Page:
The Bell Jar Analysis

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Topics: Sigmund Freud
The Bell Jar by Sylvia Plath is a novel that was published in 1963 that chronicles the story of Esther Greenwood. Esther is a young woman who just finished her junior year of college, and like most young adults her age, she is plagued with an overwhelming sense of uncertainty about what lies in store for her in the future. Esther is extremely conflicted between the various paths she could choose to follow, which leads her into a state of depression that ultimately sends her to an asylum. There, she undergoes electroshock therapy, which does not alleviate her depression in the slightest. Esther only ever starts to feel emotions apart from her depression when her friend, Joan, whom she met in the asylum, surprisingly commits suicide. Esther continues …show more content…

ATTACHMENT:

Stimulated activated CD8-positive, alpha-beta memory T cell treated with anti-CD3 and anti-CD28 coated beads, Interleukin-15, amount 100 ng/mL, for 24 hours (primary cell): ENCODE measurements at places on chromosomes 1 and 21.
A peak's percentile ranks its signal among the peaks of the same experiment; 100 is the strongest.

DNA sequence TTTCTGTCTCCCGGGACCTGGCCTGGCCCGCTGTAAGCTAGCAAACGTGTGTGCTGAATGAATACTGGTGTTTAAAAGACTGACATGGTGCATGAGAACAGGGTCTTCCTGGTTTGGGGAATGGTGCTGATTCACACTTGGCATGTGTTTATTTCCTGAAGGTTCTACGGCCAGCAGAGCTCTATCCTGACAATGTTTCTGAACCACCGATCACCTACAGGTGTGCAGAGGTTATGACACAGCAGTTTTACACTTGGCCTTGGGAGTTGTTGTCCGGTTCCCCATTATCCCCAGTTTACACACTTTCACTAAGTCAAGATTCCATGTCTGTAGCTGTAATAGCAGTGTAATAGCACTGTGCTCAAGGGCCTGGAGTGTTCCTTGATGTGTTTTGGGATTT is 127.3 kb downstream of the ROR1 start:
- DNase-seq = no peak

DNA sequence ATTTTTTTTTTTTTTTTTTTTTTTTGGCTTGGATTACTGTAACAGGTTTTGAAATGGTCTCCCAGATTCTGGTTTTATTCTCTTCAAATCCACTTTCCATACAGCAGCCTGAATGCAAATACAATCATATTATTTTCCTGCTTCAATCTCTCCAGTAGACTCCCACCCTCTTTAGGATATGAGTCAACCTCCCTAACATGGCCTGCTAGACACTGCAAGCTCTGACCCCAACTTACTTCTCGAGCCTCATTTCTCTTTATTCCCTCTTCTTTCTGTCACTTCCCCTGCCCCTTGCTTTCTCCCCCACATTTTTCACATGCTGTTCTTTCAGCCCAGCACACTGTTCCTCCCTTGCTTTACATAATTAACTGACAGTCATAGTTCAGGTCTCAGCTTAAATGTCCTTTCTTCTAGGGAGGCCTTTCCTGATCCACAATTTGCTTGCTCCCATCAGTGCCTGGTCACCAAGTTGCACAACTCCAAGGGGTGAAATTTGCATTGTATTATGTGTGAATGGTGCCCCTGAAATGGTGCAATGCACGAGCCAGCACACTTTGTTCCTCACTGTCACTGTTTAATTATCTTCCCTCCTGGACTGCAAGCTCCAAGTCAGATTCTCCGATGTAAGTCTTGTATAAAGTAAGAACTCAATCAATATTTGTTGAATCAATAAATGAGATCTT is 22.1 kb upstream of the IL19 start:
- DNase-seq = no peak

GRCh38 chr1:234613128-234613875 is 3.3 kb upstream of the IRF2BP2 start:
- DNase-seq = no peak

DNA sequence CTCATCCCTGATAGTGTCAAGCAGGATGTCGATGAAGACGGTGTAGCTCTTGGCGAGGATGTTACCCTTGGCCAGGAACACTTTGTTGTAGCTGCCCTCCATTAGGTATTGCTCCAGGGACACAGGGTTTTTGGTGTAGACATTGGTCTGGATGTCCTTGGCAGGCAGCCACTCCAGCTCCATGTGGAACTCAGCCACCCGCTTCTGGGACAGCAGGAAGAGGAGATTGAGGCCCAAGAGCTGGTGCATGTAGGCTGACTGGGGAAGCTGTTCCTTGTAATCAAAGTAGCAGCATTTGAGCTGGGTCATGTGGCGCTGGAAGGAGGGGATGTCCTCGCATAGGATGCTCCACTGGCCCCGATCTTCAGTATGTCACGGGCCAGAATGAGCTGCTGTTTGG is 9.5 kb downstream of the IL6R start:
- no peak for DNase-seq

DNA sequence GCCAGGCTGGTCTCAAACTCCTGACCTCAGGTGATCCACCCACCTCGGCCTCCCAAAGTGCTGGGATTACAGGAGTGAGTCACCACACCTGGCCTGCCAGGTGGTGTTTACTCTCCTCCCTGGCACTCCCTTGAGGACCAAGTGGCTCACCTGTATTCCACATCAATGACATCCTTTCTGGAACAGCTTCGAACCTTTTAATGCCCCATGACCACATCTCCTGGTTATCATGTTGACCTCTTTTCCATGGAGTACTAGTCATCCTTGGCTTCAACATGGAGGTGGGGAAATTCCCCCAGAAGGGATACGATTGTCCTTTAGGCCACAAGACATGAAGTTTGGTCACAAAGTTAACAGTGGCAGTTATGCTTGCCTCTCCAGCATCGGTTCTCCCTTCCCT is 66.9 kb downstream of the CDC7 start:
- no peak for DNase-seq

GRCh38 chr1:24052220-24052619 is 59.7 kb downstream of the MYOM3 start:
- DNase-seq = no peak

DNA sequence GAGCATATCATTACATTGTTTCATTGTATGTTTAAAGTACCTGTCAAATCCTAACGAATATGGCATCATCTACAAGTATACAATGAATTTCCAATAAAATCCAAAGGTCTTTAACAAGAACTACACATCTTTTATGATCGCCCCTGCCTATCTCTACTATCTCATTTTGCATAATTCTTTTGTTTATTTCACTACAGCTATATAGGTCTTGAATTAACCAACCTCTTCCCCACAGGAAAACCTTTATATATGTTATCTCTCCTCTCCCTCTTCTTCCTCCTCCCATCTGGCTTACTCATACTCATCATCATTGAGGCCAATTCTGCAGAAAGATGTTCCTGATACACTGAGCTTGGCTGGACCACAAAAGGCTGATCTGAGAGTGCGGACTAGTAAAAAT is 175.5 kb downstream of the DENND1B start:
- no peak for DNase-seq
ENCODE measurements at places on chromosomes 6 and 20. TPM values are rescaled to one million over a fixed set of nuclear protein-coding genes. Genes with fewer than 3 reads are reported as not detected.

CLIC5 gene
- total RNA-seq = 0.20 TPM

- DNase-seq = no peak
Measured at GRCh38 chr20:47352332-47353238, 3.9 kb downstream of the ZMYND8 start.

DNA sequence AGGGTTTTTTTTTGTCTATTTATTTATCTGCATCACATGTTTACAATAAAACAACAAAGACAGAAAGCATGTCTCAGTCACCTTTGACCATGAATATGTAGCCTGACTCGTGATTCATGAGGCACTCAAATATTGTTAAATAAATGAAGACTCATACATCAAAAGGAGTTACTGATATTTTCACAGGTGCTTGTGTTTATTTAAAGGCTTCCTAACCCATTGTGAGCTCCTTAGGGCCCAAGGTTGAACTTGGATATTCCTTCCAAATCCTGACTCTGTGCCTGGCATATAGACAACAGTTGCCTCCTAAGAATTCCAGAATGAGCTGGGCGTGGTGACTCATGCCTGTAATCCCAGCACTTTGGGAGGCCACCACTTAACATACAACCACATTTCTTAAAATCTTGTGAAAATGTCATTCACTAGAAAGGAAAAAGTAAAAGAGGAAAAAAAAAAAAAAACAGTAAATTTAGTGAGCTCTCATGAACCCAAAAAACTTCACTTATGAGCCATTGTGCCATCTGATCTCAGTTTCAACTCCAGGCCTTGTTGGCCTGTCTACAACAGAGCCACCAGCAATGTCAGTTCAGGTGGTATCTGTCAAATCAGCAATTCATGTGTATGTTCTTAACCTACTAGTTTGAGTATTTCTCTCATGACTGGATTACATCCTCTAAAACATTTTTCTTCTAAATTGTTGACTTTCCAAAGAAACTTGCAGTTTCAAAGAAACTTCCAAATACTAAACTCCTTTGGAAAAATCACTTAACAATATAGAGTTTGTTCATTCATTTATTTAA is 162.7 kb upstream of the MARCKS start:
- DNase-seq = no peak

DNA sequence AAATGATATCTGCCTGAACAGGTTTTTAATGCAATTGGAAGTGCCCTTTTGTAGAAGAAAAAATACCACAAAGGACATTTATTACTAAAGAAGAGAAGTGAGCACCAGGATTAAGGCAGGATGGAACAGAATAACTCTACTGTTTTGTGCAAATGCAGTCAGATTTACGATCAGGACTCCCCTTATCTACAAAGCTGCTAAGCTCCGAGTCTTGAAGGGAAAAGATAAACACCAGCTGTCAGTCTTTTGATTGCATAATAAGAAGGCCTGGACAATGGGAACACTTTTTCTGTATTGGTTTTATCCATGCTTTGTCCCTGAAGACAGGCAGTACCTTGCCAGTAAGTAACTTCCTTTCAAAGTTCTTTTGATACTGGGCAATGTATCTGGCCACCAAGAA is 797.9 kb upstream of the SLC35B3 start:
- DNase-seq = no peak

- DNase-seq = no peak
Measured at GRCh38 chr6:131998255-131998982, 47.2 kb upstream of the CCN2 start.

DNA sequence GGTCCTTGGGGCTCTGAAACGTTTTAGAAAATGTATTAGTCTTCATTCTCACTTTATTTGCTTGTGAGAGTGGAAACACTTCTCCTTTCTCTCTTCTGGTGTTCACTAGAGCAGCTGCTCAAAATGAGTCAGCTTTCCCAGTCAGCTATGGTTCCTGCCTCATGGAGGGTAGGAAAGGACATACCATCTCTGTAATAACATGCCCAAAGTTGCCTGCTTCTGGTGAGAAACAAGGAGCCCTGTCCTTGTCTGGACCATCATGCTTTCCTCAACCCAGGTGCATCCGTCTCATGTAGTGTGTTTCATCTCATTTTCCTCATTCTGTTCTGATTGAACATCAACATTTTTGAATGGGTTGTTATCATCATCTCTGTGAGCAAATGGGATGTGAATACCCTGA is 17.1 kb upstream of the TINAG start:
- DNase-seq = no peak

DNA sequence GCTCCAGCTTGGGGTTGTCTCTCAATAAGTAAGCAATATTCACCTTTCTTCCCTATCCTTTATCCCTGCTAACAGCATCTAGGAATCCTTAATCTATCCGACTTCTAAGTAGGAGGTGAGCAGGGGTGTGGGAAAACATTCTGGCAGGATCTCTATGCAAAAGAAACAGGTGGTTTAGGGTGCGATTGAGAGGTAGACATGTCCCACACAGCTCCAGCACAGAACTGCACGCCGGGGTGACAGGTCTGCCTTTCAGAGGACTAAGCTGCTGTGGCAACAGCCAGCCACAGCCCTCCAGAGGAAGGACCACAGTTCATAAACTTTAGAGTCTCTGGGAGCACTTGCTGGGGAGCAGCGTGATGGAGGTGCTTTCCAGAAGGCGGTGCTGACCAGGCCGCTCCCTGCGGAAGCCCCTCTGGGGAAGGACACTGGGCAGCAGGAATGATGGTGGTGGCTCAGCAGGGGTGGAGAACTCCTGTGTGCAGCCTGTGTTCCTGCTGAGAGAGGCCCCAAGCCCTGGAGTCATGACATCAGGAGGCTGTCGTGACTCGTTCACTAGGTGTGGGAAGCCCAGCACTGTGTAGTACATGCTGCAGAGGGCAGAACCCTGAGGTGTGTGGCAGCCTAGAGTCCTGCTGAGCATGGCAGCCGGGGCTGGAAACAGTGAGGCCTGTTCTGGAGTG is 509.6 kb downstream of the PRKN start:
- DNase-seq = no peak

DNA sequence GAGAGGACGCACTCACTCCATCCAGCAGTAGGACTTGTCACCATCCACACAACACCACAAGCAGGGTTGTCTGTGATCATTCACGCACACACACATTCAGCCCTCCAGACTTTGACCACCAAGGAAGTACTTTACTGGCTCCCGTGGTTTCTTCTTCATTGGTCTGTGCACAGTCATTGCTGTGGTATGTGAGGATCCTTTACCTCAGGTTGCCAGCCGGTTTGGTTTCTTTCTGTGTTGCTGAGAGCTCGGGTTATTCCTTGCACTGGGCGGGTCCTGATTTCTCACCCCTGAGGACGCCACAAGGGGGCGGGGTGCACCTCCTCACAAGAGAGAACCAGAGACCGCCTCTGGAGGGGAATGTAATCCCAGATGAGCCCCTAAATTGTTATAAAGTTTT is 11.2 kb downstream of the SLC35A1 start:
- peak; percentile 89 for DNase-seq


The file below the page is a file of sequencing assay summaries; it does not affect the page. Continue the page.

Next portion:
As previously mentioned, the id, ego, and superego are mediating “agressivesexual” impulses, which originate from the id (Ahonen 19). One of Esther’s highest priorities is to lose her virginity because her id desires are so strong. She subconsciously thinks that if her sexual desire is satisfied, she will feel better. In the beginning of the novel, she sees and hears about her peers engaging in sexual activities, such as Lenny and Doreen in chapter two. Then, she begins to fantasize about her own sexual awakening: “There I went again, building up a glamorous picture of the man who would love me passionately the minute he met me, and all out of a few prosy nothings (Plath 61). Esther continuously meets men, such as Buddy Willard and Marco who belittle her as their own sexual objects. For example, Marco and Esther were walking together one night and Esther fell to the ground. She thought that if she lie there, “it would happen,” i.e. she would finally lose her virginity (Plath 121). Marco began to call her “Slut” as he undressed her, until she felt as if she were being raped (Plath 121-22). Then, she punched him and cried until he stopped. While this was Esther’s first experience where she came close to losing her virginity, it did not appease her id desires, especially because it was not welcomed. It is not until Esther meets Irwin that her wish finally comes

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